Much of the ideas behind the early development of the self-other-world comes from the work of Alisson Gopnik, although she doesn’t extend that process deeper into stages across the lifespan. We will also highlight the egocentric and allocentric modes, which is primarily based on the work of James Austin (a neuroscientist and Zen practitioner). There are, of course, many other philosophers, practitioners, authors and neuroscientists that inform this work. 2
In preparation for this course, I started working through four books I haven’t read before. I find myself wondering- what are people up to these days, when examining these motifs?
I am familiar with Damasio’s earlier work (The Feeling of What Happens), and his latest work (The Strange Order of Things) - instead of returning to them, I decided to read this intermediate book. Similar to our Generative Self model, Damasio has a tri-partite self which includes the proto-self which includes primordial feelings, the core self which is the sensori-motor action-oriented self, and the autobiographical self, which is how we carry identity forward through narratives. Like my own “origins of the self” model, Damasio identifies deep structures in our animal natures as the sources of the self.
Dan Zahavi has been writing about the self and self-other relation for decades, from both philosophical and introspective perspectives. In this book he summarizes the various approaches that compose the field, and his aim is to both clarify the contradictions and carry forward the debate. In this book his goal in exploring subjectivity is toward the understanding of empathy and shame. Lots to work with here, and I am eager to share.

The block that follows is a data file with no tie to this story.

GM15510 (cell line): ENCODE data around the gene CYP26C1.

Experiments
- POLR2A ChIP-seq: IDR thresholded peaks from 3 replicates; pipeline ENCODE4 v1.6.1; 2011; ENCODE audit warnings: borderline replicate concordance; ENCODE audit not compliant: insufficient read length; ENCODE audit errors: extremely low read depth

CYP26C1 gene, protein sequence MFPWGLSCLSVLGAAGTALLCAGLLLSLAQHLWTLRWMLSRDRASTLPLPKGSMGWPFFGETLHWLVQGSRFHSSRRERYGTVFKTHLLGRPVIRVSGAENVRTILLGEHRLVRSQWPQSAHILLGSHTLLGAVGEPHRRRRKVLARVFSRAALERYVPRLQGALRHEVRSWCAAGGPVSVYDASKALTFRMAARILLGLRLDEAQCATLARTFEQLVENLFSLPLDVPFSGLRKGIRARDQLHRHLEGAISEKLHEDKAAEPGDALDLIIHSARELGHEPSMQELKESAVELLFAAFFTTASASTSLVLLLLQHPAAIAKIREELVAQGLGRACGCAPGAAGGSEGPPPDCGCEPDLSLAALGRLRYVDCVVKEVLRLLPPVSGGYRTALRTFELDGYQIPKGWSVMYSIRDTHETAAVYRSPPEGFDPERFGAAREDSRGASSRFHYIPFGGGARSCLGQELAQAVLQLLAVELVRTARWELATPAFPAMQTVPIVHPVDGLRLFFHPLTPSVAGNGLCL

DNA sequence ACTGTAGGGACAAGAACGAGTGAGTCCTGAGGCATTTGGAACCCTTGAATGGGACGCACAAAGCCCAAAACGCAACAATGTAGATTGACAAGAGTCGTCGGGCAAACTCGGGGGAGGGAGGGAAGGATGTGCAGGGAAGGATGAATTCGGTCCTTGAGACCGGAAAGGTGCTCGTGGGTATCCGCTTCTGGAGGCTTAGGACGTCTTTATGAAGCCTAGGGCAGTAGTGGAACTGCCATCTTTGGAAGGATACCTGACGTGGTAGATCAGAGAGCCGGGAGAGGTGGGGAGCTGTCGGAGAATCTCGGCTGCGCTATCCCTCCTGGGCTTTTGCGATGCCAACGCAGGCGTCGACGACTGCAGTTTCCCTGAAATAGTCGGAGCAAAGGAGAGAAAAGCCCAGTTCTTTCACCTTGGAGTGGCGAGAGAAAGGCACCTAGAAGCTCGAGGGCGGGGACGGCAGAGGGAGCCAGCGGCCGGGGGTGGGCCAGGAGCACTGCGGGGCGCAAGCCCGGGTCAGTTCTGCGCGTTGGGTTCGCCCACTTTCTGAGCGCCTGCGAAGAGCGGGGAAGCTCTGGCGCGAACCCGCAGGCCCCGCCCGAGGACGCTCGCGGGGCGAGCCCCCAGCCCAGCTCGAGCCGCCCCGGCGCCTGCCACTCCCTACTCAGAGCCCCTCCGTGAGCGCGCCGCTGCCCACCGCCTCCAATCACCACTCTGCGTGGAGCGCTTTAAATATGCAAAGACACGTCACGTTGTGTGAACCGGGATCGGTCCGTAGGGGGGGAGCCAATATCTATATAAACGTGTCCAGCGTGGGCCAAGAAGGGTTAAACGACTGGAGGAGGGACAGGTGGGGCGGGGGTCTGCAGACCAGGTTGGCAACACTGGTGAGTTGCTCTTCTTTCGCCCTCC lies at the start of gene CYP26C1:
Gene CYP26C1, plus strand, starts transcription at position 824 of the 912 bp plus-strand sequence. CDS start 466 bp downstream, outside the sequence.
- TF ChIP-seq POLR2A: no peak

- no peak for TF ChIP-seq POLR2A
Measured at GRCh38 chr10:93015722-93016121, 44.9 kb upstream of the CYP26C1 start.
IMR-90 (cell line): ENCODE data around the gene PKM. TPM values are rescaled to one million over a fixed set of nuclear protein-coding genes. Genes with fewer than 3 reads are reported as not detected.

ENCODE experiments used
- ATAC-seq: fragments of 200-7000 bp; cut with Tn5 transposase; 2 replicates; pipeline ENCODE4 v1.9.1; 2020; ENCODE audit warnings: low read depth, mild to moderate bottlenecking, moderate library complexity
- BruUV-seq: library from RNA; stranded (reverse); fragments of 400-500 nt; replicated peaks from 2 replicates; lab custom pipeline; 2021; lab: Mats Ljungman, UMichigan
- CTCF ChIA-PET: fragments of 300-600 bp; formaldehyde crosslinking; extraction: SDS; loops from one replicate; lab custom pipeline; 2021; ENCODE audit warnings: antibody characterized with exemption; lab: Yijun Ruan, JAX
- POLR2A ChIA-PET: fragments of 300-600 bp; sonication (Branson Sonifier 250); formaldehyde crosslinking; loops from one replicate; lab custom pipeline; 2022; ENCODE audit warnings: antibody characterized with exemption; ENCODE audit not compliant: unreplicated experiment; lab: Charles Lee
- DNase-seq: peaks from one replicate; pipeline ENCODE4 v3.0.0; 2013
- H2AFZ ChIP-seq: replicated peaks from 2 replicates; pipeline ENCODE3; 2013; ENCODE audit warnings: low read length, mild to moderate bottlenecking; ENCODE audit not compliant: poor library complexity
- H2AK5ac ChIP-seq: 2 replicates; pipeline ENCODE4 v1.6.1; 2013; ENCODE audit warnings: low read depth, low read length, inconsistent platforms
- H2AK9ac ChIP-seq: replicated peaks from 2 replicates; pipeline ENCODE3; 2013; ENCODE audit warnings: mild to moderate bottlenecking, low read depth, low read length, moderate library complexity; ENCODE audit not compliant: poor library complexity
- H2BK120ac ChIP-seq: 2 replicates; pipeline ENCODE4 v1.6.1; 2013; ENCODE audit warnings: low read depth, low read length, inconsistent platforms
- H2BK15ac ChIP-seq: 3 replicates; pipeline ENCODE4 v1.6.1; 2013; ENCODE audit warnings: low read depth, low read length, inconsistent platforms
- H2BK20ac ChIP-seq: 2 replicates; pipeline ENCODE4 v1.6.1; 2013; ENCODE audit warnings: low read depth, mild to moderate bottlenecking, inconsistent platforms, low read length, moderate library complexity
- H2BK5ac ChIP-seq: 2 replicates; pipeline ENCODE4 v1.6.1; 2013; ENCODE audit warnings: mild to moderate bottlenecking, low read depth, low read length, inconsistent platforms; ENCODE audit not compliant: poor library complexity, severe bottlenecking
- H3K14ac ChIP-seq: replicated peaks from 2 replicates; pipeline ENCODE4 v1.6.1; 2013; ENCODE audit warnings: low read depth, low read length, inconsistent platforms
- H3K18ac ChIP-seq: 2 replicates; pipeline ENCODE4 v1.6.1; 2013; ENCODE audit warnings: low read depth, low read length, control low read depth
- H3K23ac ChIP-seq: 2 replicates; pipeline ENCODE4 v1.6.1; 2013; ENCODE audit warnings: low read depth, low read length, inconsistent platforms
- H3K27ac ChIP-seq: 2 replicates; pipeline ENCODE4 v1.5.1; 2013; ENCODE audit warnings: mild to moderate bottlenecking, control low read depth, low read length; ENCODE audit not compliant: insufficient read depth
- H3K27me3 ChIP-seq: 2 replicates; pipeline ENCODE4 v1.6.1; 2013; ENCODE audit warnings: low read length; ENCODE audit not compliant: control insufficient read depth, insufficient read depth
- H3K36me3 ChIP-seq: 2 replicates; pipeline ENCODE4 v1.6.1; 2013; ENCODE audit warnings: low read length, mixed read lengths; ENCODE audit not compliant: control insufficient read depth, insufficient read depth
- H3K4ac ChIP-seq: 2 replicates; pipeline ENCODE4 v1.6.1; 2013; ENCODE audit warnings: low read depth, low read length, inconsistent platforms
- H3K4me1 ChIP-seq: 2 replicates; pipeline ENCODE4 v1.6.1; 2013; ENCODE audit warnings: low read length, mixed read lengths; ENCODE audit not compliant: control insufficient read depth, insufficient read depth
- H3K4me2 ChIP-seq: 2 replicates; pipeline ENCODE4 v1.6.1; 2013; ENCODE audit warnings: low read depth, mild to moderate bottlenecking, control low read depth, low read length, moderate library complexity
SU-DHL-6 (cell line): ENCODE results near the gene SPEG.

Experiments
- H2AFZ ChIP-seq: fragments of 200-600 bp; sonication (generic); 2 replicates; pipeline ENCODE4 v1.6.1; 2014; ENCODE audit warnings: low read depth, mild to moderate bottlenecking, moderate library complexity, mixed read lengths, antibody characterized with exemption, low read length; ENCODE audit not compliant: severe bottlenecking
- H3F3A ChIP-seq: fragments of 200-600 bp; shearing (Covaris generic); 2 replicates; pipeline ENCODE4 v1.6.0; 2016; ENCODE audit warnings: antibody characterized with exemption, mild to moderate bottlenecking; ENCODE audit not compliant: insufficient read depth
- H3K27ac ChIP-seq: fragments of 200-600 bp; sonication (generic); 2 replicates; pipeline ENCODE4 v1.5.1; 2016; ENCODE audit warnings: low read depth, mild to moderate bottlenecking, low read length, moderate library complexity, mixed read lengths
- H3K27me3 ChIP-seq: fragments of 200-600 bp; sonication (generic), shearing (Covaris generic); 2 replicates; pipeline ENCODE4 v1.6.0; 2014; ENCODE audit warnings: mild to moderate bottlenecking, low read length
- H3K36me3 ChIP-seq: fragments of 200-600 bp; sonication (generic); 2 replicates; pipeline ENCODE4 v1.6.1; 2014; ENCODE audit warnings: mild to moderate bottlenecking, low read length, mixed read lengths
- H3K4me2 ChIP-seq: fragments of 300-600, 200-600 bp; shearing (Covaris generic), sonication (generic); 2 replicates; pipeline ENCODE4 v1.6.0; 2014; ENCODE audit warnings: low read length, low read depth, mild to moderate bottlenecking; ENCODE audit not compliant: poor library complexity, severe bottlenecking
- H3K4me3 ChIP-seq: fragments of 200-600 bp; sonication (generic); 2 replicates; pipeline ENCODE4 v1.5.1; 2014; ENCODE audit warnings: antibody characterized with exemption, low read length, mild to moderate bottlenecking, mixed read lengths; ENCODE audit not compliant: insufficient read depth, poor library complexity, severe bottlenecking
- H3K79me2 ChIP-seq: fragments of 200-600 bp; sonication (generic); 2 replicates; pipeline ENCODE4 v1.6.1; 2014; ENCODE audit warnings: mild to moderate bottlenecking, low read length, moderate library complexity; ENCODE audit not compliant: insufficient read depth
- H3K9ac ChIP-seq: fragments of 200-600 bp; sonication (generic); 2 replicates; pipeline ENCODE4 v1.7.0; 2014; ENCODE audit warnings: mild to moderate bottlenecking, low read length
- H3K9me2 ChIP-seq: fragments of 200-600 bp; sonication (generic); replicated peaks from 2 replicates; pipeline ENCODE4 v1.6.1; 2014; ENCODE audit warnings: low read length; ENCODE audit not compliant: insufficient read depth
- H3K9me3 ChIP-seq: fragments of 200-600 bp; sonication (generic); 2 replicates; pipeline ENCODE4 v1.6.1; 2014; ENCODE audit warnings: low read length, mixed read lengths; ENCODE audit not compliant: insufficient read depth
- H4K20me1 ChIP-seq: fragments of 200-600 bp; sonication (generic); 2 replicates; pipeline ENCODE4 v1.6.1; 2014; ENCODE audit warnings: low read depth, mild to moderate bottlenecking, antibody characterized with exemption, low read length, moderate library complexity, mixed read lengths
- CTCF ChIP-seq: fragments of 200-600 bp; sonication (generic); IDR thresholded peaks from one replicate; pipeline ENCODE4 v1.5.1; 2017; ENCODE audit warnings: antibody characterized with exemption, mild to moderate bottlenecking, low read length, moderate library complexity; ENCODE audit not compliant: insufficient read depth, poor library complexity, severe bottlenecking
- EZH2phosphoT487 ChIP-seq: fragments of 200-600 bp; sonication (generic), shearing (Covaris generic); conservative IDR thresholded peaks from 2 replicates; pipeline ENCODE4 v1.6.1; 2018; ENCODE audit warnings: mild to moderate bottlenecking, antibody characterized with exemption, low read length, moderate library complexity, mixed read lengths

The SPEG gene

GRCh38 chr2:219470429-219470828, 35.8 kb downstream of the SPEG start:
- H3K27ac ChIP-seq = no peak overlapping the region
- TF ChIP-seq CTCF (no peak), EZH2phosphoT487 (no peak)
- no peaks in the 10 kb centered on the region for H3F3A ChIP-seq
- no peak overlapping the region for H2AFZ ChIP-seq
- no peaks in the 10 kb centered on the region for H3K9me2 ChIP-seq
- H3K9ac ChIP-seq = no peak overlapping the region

Interdependence by Kriti Sharma
Although she is not focusing on the self-other-world matrix from a psychological or phenomenological perspective, Sharma is putting forth a new understanding of reality that “takes interdependence seriously.” Her questions form the framework of the book
What do objects depend on? - Physical substance, matter and the external world
What does sensing depend on? - Transduction, energy, and the meeting of worlds
What do organisms depend on? - Bodies, selves and internal worlds
What does order depend on? - Patterns, gaps and the known world
Here I am using her work as an example of someone who is in the throws of reorganizing reality into new self-other-world compositions. It stands as a beautiful example that the development of the core self is not fixed in childhood, but plays a crucial role across the lifespan of individuals, and across transgenerational relations.
This is a surprising and strange book that I loved reading! It is an edited transcript of a series of discussions that took place in Tokyo in 2016 between two Zen priests (Issho and Ryodo) who were both ordained the the somewhat radical lineage of “Homeless Kodo” and the popular Japanese philosopher Hitoshi (also a Zen practitioner). Among a host of odd topics, they explore an extreme version of solipsism, and whether or not the point of meditation is to tame the mind like you tame a puppy. I will share the wonderful illustrations they used to suss out the issues they address.
I will use these four books as a loose course framework. Looking forward to launching this rare and refreshing course. Sorry about the late notice. First session this Saturday!
Main Group: Every Saturday 10 am (Eastern) June 18 - July 30
OZ Group: Every Tuesday 3 pm (Eastern) June 21 - July 26
Dates and links below for paid subscribers?
Want to jump right into this course with us?
Do you know someone you’d like to take this course with?